Of course it's not perfect.  Heart rate goals are only estimates geared toward specific workout goals (aerobic, lactate threshold, VO2 max, etc).  And there's also the fact that different sources list different heart rate ranges for each workout.  Oh, and there are even different ways to calculate a given % of your maximum heart rate.  Never mind the fact that the whole system is based off your maximum heart rate, and who knows if you've even got that right??

Here is my favorite example of conflicting information from different sources:
  • "70-80% of max HR is what I call quality junk miles.  It does you not much good, so stay out of this zone as much as you can." [Source]
  • "70-80% of max HR is the aerobic zone.  If you can’t run the soccer field like you used to, it is probably because you are not spending enough time in this zone. Training in the aerobic zone will improve cardiovascular fitness. Your body will more effectively transport oxygen-rich blood to your muscles. Your 30-mile road ride will begin to take less time. Your 10k’s will improve, etc.  [Source]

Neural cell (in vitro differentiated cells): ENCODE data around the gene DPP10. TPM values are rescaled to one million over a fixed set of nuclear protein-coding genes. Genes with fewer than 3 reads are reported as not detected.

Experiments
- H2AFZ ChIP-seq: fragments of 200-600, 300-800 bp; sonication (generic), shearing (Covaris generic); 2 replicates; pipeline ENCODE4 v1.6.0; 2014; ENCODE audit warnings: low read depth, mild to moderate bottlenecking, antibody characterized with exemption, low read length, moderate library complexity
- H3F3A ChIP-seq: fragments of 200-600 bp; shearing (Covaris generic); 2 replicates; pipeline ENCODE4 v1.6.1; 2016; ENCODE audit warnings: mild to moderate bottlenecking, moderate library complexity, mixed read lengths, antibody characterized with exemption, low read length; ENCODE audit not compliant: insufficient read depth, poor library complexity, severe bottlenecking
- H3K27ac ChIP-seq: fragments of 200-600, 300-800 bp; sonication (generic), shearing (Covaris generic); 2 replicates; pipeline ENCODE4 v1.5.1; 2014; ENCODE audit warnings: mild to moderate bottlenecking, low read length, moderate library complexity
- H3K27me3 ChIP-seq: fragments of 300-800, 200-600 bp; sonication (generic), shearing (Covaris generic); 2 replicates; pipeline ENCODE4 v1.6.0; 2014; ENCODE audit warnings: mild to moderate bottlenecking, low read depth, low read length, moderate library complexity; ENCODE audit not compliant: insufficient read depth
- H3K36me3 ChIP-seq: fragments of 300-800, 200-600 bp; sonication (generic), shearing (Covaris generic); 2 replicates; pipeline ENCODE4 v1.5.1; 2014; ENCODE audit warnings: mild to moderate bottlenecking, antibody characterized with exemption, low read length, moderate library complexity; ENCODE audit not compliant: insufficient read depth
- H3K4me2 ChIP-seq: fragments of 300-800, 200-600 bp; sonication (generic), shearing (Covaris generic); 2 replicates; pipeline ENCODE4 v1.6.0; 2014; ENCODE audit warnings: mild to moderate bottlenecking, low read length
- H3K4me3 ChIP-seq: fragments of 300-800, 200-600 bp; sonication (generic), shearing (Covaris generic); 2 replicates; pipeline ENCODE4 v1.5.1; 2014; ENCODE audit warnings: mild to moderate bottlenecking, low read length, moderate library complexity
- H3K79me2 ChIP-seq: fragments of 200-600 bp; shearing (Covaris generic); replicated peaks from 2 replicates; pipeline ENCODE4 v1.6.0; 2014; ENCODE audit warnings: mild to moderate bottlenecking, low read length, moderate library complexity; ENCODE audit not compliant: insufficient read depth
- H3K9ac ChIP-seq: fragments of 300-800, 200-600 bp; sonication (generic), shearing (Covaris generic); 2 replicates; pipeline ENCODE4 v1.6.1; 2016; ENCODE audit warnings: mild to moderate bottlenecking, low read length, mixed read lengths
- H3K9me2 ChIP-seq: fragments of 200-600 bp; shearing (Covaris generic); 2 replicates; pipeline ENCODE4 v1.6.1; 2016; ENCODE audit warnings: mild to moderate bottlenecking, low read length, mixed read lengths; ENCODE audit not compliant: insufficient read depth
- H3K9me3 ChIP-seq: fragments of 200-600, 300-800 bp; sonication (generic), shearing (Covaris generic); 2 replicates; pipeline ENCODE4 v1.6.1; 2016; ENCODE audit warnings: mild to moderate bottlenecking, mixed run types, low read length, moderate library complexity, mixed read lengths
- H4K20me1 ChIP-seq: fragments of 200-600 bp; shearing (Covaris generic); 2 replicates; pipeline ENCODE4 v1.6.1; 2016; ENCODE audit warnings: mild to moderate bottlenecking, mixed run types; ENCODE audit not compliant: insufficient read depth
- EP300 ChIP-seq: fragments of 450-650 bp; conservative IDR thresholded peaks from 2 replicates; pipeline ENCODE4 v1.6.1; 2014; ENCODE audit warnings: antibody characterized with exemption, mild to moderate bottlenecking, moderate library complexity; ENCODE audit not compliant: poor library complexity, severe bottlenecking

Umm, what???  You can't both be right.  Is 70%-80% the place to target or the place to completely avoid??  This is part of the reason I'm just collecting my own heart rate data first.  So I know what "feels right" to me, and so I can choose who to believe more intelligently.  I do have a feeling that those "Default" runs are probably "quality junk miles".  

So anyway, lets get to it shall we?  

Step 1 : Determine Your Maximum Heart Rate
There are a number of formulas that claim to be able to do this, but ultimately, you just need to go out and run hard and right down that number.  Here's how: 

1. Be sure you're well rested, well hydrated, and well warmed up.  You can conduct this test on a track or a moderately steep hill, which may work better if you're not an experienced track runner.